There is another El Paso-based artist who is very close to Jim. In stark contrast to Jim, she has done quite well in the art market over the last decade or so, an elderly recluse named Annabel Livermore. Annabel is a retired school librarian who is spending her retirement painting watercolors of flowers and oil paintings of fantastic landscapes that seem to come more from the Mexican side of the border than the gringo side.

Annabel has risen from total obscurity to stardom in the Texas art world. Her dealer, Adaire Margo, says that Annabel is the only artist her gallery has ever shown who actually sells out entire shows. Her work has been featured in two books, one by the noted English art critic Edward Lucie-Smith on flora, the other a survey of American landscape painters, in which she is presented as a sort of spokeswoman for the American Southwest.

Annabel decided to celebrate her success by donating a vase of flowers to each patient in the Thomason Hospital in El Paso every Christmas. An accompanying card reads, “With this card I wish you health and happiness, Annabel Livermore.” Eventually, the hospital invited Annabel to design and paint a non-denominational chapel for the facility, which she did.

One of the most remarkable things about her work is the passion it evokes among Annabel’s fans. Adaire Margo:

She has really touched people’s heartstrings here. She has processed the border region in a very unselfconscious way. People look at it and say, “This is who we are, we love this work.”

We started from scratch. Annabel didn’t have any real notoriety or name. She didn’t even have a real resume, like the arts schools that she went to or the museums that she was in. Her resume was a school librarian’s. But people bought the work anyway, even though it wasn’t really tied to the art world. I mean, it was shown in art galleries, but it wasn’t with assurances of Annabel rising to stardom. People loved it and they bought it because they loved it. And they are not all wealthy people. One woman bought an Annabel for $5000 and pays us $100 a month. She’s a schoolteacher.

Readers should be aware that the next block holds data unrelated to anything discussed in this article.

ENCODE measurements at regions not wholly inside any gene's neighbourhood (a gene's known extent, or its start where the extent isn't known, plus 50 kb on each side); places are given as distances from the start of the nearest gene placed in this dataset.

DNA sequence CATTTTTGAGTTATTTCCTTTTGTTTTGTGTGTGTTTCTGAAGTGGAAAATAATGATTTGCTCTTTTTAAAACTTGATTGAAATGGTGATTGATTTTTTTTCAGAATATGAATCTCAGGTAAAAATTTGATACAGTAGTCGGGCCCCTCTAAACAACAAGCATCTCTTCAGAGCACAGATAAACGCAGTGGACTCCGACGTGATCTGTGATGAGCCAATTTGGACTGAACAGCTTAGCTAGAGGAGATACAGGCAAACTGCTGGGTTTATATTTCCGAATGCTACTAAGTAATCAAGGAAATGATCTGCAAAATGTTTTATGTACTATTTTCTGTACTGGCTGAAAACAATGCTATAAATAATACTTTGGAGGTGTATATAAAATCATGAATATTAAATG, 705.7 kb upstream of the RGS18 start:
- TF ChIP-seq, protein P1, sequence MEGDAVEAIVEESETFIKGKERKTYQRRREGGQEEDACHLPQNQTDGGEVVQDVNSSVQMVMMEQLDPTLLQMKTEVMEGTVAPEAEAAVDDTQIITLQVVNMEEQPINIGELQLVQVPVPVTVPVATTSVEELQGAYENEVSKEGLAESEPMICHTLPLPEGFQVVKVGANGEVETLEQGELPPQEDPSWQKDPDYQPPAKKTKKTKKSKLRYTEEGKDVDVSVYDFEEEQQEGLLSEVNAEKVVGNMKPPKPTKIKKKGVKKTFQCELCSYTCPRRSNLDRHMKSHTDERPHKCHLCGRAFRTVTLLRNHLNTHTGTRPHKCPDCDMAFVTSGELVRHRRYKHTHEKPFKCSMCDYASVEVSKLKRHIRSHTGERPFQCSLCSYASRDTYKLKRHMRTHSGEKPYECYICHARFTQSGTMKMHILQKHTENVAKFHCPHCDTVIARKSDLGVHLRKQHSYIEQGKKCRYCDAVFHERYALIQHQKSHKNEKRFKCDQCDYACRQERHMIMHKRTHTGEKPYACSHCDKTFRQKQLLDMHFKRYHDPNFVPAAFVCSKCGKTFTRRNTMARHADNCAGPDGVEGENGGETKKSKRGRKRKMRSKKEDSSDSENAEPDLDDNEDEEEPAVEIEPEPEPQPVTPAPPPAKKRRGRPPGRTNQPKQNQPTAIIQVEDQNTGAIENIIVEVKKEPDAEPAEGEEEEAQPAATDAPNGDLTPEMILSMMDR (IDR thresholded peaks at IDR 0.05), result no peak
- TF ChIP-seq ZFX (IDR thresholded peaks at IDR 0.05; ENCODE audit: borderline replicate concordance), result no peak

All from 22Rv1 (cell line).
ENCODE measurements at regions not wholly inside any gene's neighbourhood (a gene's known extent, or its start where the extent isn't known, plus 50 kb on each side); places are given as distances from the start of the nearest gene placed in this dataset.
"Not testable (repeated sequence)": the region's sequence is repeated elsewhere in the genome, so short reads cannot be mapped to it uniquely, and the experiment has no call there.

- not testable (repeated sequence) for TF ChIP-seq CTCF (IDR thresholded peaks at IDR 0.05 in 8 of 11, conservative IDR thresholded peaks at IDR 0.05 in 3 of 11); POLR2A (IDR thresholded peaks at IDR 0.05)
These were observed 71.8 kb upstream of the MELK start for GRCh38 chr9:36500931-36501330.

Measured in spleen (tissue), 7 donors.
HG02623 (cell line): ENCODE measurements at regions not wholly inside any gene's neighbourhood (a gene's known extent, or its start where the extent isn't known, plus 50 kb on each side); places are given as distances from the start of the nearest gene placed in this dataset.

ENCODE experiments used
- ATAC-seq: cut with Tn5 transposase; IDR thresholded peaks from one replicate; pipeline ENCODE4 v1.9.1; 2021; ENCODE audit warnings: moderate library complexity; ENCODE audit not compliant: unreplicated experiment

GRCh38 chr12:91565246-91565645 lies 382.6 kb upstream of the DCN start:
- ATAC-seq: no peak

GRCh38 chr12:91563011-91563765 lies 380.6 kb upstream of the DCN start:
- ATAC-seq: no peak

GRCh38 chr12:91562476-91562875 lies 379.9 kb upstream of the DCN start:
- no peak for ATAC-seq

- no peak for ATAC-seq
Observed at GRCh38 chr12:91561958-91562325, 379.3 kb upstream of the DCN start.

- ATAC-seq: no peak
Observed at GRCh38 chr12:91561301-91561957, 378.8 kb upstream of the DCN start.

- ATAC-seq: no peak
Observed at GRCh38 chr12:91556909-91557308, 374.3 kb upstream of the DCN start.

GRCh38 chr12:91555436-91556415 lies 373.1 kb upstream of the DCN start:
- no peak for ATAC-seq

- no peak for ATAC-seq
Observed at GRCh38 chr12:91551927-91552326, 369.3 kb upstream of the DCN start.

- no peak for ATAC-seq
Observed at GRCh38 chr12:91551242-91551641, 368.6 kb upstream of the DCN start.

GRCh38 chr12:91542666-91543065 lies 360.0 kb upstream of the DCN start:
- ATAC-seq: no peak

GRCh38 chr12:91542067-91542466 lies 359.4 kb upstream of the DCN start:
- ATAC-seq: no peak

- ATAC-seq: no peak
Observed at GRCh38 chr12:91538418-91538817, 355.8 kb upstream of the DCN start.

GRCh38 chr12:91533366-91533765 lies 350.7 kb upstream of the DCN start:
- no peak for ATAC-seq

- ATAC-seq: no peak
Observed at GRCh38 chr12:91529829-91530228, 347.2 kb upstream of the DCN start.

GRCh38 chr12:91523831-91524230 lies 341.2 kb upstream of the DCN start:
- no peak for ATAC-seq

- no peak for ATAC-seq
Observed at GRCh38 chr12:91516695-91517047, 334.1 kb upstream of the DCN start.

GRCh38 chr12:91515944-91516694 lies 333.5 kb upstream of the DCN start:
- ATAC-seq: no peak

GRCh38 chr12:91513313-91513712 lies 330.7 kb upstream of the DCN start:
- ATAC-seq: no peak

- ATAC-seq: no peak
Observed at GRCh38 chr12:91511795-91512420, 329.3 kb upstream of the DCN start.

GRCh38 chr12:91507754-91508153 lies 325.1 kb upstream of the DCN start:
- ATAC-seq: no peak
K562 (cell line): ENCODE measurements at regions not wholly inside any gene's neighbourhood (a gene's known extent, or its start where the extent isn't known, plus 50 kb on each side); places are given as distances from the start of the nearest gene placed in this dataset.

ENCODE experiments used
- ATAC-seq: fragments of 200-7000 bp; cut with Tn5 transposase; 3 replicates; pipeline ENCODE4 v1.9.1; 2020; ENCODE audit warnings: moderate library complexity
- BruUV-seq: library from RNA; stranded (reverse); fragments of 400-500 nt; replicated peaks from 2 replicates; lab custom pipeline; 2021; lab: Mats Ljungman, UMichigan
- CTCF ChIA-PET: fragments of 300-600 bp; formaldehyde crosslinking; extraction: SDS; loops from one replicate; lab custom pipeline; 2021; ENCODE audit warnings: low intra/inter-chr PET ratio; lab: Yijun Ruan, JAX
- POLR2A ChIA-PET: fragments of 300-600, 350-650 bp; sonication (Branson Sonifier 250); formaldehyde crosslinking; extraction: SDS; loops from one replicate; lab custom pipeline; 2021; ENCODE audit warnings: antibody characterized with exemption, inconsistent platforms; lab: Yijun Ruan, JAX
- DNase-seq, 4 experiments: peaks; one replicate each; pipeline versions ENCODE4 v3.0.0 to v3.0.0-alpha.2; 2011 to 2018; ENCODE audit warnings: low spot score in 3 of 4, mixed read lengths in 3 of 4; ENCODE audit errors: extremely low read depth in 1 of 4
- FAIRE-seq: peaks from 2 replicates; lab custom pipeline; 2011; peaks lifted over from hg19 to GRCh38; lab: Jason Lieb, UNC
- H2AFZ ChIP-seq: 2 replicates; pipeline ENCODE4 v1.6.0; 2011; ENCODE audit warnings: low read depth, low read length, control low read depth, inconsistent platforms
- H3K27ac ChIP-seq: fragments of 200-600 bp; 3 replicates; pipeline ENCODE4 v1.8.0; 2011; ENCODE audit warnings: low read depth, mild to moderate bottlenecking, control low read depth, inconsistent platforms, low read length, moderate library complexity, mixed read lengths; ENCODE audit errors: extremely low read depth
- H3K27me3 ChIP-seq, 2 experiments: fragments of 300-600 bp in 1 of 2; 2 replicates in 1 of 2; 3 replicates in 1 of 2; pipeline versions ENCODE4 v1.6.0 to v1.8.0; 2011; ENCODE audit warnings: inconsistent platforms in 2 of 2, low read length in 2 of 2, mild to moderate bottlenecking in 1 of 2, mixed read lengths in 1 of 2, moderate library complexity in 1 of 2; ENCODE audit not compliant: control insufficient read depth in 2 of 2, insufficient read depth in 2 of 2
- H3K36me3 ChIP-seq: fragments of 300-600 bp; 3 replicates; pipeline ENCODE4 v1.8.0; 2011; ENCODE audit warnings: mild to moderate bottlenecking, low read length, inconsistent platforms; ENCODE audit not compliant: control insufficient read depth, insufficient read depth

What is perhaps most remarkable about Anabel’s success is that it has not been undermined as it has gradually become known that she does not exist in any conventional sense, but is the creation of Jim Magee. But “creation” is not the right word.”Persona” is the word her dealer eventually settled upon. Personality? Alter ego? Perhaps the precise word does not exist.

Years ago, a much younger Jim Magee was living in upstate New York and doing his first experiments with the gnarled, rusted, almost terrifying art that would fill his life for the coming decades. He was the subject of an experimental film in the same vein by American film maker Rod McCall, which he sent to the brothers in a Christian monastery in France he had spent some time at.

The monks wrote back their response: “We’re sorry you feel so bad. We suggest you take some time to look around and appreciate God’s good works.”

Jim went straight out with canvas and paints and painted some flowers. He found the exercise profound, but so totally removed from the other work he was doing that he did not see how one person could work in both directions at the same time, and Annabel Livermore was born.

Among the many things that Annabel is, there are a few things she is not. She is not a marketing scam. And she is not a drag queen. Annabel has her own studio, in a detached room behind the garden at Jim’s El Paso home. And her association with Jim Magee has been accepted by her fans in El Paso, one of the most conservative cities in one of the most conservative states in the US. In fact, one of her biggest supporters has been Laura Bush, former First Lady of Texas and currently the First Lady of the United States. “She loved Annabel,” Adaire remembers, “and saw the work, and then later invited Annabel to exhibit her the work in her offices at the state capitol in Austin.”